Soviet Model 52K M1939

85-mm Anti Aircraft Gun

[German 8.5-cm FlaK39(r)]

Kit : #7250

Review by Stephen 'Tank Whisperer' Brezinski sbrez1(at)comcast(dot)net
Edited by Marc Mercier

This model was released by AER Moldova in the late 1990’s or early 2000’s and at the time was the only detailed small scale model kit of this Soviet anti aircraft weapon of WW2. Used by the Soviets, and captured and used by the Germans (as the 8.5-cm FlaK39(r)), I suspect they were also likely used by Romanians, Hungarians and Finns. After WW2 the Soviets distributed them to their Soviet Block allies.

The box art shows an unpainted model with the wheels up and the gun elevated for firing. The gun has a shield which I understand is for use when combating ground targets. I’ve read that like the German 8.8-cm Flak, the 85-mm m1939 weapon could be and was also put into use in an anti tank role.

Color in Soviet use should be an olive green. There are no crew figures included. There are no decal markings included with the model and it does not appear any were used on the real weapon based on photos I have examined.

This gun could be converted to a Soviet 76-mm AA gun with little effort. The 85-mm was in many ways a scaled up version of the 76.2-mm AA gun and was indistinguishable at distance except for the 85-mm gun’s slotted muzzle break.

As of 2009 this kit may no longer be in production and available possibly because of the availability of the more builder-friendly ACE kits of this same gun. You may find it on eBay and at model shows though. This AA gun is the same version as that marketed as ACE’s kit 72274 though the shield is somewhat different.

The kit instructions include a simple but adequate exploded-view diagram and a parts key at lower right.

For assembly, use cyanoacrylate glue after washing well with detergent and then drying. Dry fit all parts before gluing and sand or file as needed to fit. Bent resin parts such as the gun barrel can usually be bent straight after immersing the part in hot water first.

Acrylic or enamel paints should work well.

There are about 45 cast resin parts on either pour blocks or pancakes for the thin parts like the gun shield (right side of the photo). You may wish to drill out the muzzle for greater realism. The four tires are molded in black soft rubber with flash and poor detail. No ammunition is included.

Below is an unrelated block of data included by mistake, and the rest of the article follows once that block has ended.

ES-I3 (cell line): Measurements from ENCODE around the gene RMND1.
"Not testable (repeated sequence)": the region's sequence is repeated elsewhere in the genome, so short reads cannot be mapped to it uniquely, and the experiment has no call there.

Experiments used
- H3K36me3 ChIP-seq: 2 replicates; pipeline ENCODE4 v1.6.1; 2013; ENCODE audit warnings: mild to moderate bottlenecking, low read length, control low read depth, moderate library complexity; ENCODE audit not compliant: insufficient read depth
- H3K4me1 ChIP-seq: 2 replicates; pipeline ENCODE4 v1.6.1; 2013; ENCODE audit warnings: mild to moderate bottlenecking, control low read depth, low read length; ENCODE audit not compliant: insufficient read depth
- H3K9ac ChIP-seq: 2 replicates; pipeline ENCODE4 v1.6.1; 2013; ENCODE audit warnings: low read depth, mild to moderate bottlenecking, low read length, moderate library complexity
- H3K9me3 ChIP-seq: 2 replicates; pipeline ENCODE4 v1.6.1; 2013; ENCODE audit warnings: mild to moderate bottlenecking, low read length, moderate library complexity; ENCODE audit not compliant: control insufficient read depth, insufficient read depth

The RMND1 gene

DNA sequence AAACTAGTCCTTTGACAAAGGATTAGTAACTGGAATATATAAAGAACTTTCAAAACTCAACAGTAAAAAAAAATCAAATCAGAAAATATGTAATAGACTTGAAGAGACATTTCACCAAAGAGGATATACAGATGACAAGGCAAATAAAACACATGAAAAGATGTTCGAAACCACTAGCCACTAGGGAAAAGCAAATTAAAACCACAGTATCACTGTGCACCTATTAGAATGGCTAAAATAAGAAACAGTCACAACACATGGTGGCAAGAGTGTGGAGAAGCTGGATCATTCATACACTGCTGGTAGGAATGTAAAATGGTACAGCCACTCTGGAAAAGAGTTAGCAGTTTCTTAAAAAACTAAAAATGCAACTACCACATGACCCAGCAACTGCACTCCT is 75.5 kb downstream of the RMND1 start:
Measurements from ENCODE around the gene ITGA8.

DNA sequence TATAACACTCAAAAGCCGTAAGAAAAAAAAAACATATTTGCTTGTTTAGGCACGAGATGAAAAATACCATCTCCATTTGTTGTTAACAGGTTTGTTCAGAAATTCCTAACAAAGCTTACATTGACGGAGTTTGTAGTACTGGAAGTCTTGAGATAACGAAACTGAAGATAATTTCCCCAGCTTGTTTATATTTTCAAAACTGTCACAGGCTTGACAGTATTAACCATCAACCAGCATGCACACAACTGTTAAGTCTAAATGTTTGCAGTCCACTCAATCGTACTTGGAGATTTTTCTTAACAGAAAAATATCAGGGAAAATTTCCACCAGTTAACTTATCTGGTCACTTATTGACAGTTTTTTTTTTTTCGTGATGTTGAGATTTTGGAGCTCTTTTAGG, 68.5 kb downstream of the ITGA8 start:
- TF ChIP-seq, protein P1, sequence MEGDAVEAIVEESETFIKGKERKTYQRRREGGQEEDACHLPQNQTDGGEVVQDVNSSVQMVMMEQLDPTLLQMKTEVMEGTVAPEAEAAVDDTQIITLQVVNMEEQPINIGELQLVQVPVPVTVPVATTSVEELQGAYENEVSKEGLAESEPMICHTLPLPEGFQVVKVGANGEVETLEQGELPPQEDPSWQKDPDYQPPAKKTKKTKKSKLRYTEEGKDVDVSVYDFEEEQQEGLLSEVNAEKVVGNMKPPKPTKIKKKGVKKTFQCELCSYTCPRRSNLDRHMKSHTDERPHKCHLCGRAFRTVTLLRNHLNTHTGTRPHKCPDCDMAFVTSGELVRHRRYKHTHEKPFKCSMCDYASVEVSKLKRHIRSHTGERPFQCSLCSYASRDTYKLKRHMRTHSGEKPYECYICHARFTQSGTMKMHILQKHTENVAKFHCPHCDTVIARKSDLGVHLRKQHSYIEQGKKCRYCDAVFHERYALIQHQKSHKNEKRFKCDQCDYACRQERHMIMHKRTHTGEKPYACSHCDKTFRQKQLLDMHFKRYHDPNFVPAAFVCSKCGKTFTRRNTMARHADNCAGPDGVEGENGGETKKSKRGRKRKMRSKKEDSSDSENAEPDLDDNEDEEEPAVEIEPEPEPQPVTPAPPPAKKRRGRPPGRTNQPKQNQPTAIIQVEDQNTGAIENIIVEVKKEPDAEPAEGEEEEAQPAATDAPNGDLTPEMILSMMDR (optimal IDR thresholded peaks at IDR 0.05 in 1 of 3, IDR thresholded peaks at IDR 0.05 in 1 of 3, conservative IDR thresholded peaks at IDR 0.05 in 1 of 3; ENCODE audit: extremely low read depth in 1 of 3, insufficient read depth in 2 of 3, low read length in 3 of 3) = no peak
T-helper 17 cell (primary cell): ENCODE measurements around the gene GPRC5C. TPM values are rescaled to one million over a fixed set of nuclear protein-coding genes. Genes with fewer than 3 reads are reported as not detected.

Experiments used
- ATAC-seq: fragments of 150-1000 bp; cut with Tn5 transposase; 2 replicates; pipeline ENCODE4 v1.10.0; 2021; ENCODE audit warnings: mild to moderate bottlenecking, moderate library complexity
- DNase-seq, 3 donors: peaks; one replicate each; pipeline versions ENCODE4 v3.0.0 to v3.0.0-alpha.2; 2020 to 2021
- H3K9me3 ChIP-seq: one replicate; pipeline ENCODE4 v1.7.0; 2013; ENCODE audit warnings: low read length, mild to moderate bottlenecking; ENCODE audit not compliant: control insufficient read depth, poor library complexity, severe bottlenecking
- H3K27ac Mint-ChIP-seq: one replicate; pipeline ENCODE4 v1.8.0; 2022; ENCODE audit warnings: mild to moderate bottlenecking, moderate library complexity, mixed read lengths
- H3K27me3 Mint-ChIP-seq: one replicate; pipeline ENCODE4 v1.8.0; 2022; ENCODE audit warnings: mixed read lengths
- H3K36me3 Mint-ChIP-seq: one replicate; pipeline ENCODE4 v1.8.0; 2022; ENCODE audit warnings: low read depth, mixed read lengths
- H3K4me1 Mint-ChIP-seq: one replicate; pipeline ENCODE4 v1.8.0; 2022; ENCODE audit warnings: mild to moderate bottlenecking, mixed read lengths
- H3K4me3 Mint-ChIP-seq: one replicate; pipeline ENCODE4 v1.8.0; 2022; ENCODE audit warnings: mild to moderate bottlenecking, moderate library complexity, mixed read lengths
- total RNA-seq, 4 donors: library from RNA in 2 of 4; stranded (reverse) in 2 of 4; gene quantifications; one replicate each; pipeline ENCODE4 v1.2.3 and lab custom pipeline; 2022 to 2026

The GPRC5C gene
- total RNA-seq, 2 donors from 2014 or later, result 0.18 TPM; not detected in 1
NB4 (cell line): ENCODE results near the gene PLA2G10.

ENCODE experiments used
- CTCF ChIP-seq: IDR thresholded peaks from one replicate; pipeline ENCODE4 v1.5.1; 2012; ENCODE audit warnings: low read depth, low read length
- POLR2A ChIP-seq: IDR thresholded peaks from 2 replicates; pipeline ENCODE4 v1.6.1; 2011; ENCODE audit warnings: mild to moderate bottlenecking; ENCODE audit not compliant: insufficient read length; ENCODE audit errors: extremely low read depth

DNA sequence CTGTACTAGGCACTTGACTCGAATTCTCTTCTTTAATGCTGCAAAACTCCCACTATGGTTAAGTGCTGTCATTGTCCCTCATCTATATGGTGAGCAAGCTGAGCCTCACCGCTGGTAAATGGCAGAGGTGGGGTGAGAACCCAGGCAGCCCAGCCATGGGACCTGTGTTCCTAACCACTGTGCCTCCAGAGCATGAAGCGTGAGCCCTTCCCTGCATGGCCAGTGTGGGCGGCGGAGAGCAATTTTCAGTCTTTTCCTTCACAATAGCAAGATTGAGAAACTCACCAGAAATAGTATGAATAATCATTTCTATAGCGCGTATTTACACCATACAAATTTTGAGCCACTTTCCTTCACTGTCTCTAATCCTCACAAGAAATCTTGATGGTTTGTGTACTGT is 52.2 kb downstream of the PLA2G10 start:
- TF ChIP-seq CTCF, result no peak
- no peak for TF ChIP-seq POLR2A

Overall I found the resin molding to be not bad, about equal to TP Models, but not up to MarS or Modelkrak resin quality. AER resin models have not been known to be of high quality compared to MarS and AlBy but at the time they were released, they were unique subjects produced by no one else so I did not hesitate to purchase them if I liked the subject.

With a little tender loving care and experience I believe this can be made into a decent display model.


(1) ANTI-AIRCRAFT ARTILLERY, by Ian V. Hogg, The Crowood Press (2002); another great hardcover artillery reference book by Mr. Hogg. Many black & white photos in 186 pages.



The photos below were taken at Aberdeen Proving Grounds located in Aberdeen, Maryland, USA. Feel free to copy them just please give credit where credit is due.

Here and below are several reference photos of three m1939/52-K guns in travel mode, and with and without shields, that were on display during a visit to Aberdeen Proving Grounds in Maryland, USA.

Do not trust the colors, the Aberdeen displays have been over-painted several times in 50+ years and may not reflect the original color. I also would not trust the tires to be original.

Here we can see the two-part shield, the slotted muzzle brake, the travel brace for the gun barrel, and the round groundpads.

This second photo is of the left side of a second 85-mm 52-K gun at Aberdeen, but with the gun barrel in full recoil.

The round ground pads have holes around them like with the ACE and AER kits, and we see the slotted muzzle brake at right and the gun breach at far right.

There is a traverse or elevation hand wheel visible and just behind and below it we see the 85-mm AA round fuse-setting apparatus. I find it interesting that the apparatus looks to be painted Panzer Yellow color (Dunkelgelb).

The side outriggers are swung forward during travel mode rather than lifted up like with the Flak 18 guns. There is a nice circular walkway around the pedestal.

The wheels are singular, rather than doubled like with the Flak 36, and the wheels appear to be permanently affixed to the cruciform mount rather than as trailers that are removed.

Another photo of an M1939 without shield at Aberdeen Proving Ground.

On top of the gun recuperator is a vertical rod just like that seen on the German Flak 18 and Flak 36 used for mounting an indirect artillery gunsight.

On the left side we see a large German-like fuse setting apparatus suggesting to me that perhaps this is a gun that was used by the Germans and possibly converted to fire 88-mm German ammunition?

One of the groundpads appears to have fallen off the folded outrigger; this groundpad does not have holes around the edge.

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Article Last Updated: 25 March 2014